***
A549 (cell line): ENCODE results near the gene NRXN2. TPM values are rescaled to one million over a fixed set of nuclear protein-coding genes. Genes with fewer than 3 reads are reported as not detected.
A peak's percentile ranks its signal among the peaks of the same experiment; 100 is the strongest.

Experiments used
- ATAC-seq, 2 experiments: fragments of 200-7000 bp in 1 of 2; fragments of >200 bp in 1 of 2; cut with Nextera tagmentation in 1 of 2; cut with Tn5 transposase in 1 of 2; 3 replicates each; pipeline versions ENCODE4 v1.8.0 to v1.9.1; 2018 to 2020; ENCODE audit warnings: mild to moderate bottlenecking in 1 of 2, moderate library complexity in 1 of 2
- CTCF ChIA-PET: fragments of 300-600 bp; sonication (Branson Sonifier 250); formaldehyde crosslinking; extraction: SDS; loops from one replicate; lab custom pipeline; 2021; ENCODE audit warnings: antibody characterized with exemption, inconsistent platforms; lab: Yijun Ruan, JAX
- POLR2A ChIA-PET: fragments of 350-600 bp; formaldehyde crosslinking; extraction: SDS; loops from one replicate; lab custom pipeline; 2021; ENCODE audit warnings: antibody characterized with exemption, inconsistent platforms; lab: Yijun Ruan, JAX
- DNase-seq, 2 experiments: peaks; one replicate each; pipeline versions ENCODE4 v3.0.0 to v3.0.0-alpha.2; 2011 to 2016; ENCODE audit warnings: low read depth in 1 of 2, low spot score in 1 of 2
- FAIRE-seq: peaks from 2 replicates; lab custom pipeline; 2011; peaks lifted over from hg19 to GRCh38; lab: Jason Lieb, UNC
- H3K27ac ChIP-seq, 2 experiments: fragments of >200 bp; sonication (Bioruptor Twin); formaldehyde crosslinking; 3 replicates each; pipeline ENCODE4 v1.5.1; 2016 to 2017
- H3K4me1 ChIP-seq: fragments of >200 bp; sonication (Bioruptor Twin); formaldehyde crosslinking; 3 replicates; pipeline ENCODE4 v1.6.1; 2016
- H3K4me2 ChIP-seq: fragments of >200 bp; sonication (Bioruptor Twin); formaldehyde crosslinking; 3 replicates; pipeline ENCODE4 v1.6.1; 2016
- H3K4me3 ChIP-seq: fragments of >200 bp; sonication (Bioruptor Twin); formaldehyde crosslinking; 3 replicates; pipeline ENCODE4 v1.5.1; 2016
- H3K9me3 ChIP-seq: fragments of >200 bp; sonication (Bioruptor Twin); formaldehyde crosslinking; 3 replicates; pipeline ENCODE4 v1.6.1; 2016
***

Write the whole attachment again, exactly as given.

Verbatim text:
A549 (cell line): ENCODE results near the gene NRXN2. TPM values are rescaled to one million over a fixed set of nuclear protein-coding genes. Genes with fewer than 3 reads are reported as not detected.
A peak's percentile ranks its signal among the peaks of the same experiment; 100 is the strongest.

Experiments used
- ATAC-seq, 2 experiments: fragments of 200-7000 bp in 1 of 2; fragments of >200 bp in 1 of 2; cut with Nextera tagmentation in 1 of 2; cut with Tn5 transposase in 1 of 2; 3 replicates each; pipeline versions ENCODE4 v1.8.0 to v1.9.1; 2018 to 2020; ENCODE audit warnings: mild to moderate bottlenecking in 1 of 2, moderate library complexity in 1 of 2
- CTCF ChIA-PET: fragments of 300-600 bp; sonication (Branson Sonifier 250); formaldehyde crosslinking; extraction: SDS; loops from one replicate; lab custom pipeline; 2021; ENCODE audit warnings: antibody characterized with exemption, inconsistent platforms; lab: Yijun Ruan, JAX
- POLR2A ChIA-PET: fragments of 350-600 bp; formaldehyde crosslinking; extraction: SDS; loops from one replicate; lab custom pipeline; 2021; ENCODE audit warnings: antibody characterized with exemption, inconsistent platforms; lab: Yijun Ruan, JAX
- DNase-seq, 2 experiments: peaks; one replicate each; pipeline versions ENCODE4 v3.0.0 to v3.0.0-alpha.2; 2011 to 2016; ENCODE audit warnings: low read depth in 1 of 2, low spot score in 1 of 2
- FAIRE-seq: peaks from 2 replicates; lab custom pipeline; 2011; peaks lifted over from hg19 to GRCh38; lab: Jason Lieb, UNC
- H3K27ac ChIP-seq, 2 experiments: fragments of >200 bp; sonication (Bioruptor Twin); formaldehyde crosslinking; 3 replicates each; pipeline ENCODE4 v1.5.1; 2016 to 2017
- H3K4me1 ChIP-seq: fragments of >200 bp; sonication (Bioruptor Twin); formaldehyde crosslinking; 3 replicates; pipeline ENCODE4 v1.6.1; 2016
- H3K4me2 ChIP-seq: fragments of >200 bp; sonication (Bioruptor Twin); formaldehyde crosslinking; 3 replicates; pipeline ENCODE4 v1.6.1; 2016
- H3K4me3 ChIP-seq: fragments of >200 bp; sonication (Bioruptor Twin); formaldehyde crosslinking; 3 replicates; pipeline ENCODE4 v1.5.1; 2016
- H3K9me3 ChIP-seq: fragments of >200 bp; sonication (Bioruptor Twin); formaldehyde crosslinking; 3 replicates; pipeline ENCODE4 v1.6.1; 2016